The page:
This month we have been exploring the theme of “Making Space for Nature” from a wide range of different angles. We started with an editorial piece which argued that one of the key things that nature can bring our work doing Transition is a sense of wonder. Something to do with glowworms apparently. We grabbed George Monbiot before he went on stage and talked about his book Feral and the concept of rewilding.
Writer and founder of the charity Write to Freedom, Caspar Walsh, talked about the vital role nature can play in the healing of young men. “She, it, whatever it is”, he told us, “works on them and softens them up so I don’t have to do all the work”. Ecopsychologist Mary-Jayne Rust talked about the impacts being separated from nature can have on us, and the benefits we get from making space for it. “When was the last time you heard of an activist going on a pilgrimage for eight months?” she asked.
Isabel Carlisle introduced us to Community Charters, and the potential they have for making space for nature at the community scale. Richard Louv, author of Last Child in the Woods, and of the theory of Nature Deficit Disorder, talked to us via Skype. “If we’re not careful”, he told us, “environmentalists and others who care about the future of nature will carry nature in their briefcases, not in their hearts”. Mike Jones, who builds natural play spaces for kids, talked about the need to make space for “the primodial nature of kids”.
Aniol Esteban of New Economics Foundation reflected on why we need to make space for nature in economics. He told us:
Nature contributes to our mental health. It delivers mental health benefits and physical health benefits. It delivers a wide range of societal benefits. It contributes to our education. It can help reduce levels of crime. It can help urban regeneration. There is a huge range of areas and ways in which nature contributes to our wellbeing – individual wellbeing and collective wellbeing.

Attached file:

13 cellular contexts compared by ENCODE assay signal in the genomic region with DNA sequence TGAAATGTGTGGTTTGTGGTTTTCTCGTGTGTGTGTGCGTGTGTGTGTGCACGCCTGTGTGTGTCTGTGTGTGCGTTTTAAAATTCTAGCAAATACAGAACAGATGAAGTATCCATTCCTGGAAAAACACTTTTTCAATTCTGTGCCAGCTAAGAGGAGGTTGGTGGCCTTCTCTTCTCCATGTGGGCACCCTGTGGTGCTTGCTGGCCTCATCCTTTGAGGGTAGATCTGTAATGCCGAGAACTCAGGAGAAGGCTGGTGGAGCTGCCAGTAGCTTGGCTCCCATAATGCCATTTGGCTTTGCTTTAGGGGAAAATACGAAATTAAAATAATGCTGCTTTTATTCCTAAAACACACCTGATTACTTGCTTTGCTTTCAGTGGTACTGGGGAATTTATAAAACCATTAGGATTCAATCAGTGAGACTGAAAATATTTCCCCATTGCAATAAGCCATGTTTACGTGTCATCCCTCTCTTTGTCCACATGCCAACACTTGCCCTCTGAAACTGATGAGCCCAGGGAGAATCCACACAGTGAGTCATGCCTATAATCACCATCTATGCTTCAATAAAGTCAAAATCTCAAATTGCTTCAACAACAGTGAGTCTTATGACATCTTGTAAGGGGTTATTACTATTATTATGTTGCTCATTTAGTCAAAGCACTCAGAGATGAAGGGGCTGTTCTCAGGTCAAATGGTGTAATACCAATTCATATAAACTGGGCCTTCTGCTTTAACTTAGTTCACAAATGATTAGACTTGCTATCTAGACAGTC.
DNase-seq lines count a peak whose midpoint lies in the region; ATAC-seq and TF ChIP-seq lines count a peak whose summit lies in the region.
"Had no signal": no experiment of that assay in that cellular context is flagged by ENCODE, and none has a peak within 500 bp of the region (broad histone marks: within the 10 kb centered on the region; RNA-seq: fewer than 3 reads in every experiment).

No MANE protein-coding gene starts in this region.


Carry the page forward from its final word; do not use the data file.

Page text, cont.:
Hayley Spann, one of the participants in One Year in Transition, reflected on “what nature taught me”. We had a review of the first mainstream novel about Transition, The Second Life of Sally Mottram by David Nobbs (see right). We also talked to the author about where the idea came from, and what makes a good story. We had a recipe for “Transition Plum and Almond Cake”. Mark Watson reflected on the importance of ‘Making Space for Flowers’, and the many ways in which his Transition initiatives, Sustainable Bungay, create opportunities for people to encounter and benefit from nature.
Rob Hopkins reflected on how different our approach to managing water and drought would be if we took forests as the model on which we based it. He also responded to a critique of Transition by Ted Trainer and explored why the language we use to talk about this stuff really matters. He also went on the Peoples’ Climate March in London and reflected on how that was.
We heard from Transition initiatives about their experience of making space for nature in what they do. Hilary Jennings of Transition Town Tooting talked about the Tooting Foodival. Chris Bird wrote about the Transition Homes initiative in Totnes. Cara Naden discussed the many ways in which Transition Langport make space for nature. “I believe we all have an inherent bond with nature”, she wrote. “It makes us feel happy and healthy and makes us feel we are doing something positive and worthwhile for the benefit of wildlife, each other and ourselves”.
A very rich and thought-provoking month we hope you’ll agree. Our theme for October will be Transition and development. We hope you enjoy that too.